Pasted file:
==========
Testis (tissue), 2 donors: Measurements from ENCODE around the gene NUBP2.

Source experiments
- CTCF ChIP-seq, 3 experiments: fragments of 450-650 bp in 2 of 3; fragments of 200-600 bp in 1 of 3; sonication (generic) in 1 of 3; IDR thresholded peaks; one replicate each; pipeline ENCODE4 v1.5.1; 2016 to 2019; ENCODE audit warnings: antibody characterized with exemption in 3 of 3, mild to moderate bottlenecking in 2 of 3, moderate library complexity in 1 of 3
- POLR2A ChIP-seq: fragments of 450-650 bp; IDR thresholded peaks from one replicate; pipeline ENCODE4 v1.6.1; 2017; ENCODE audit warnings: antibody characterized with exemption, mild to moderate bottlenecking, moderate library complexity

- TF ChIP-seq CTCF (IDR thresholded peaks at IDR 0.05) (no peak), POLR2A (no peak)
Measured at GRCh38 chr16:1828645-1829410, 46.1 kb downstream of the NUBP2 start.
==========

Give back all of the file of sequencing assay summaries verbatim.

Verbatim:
Testis (tissue), 2 donors: Measurements from ENCODE around the gene NUBP2.

Source experiments
- CTCF ChIP-seq, 3 experiments: fragments of 450-650 bp in 2 of 3; fragments of 200-600 bp in 1 of 3; sonication (generic) in 1 of 3; IDR thresholded peaks; one replicate each; pipeline ENCODE4 v1.5.1; 2016 to 2019; ENCODE audit warnings: antibody characterized with exemption in 3 of 3, mild to moderate bottlenecking in 2 of 3, moderate library complexity in 1 of 3
- POLR2A ChIP-seq: fragments of 450-650 bp; IDR thresholded peaks from one replicate; pipeline ENCODE4 v1.6.1; 2017; ENCODE audit warnings: antibody characterized with exemption, mild to moderate bottlenecking, moderate library complexity

- TF ChIP-seq CTCF (IDR thresholded peaks at IDR 0.05) (no peak), POLR2A (no peak)
Measured at GRCh38 chr16:1828645-1829410, 46.1 kb downstream of the NUBP2 start.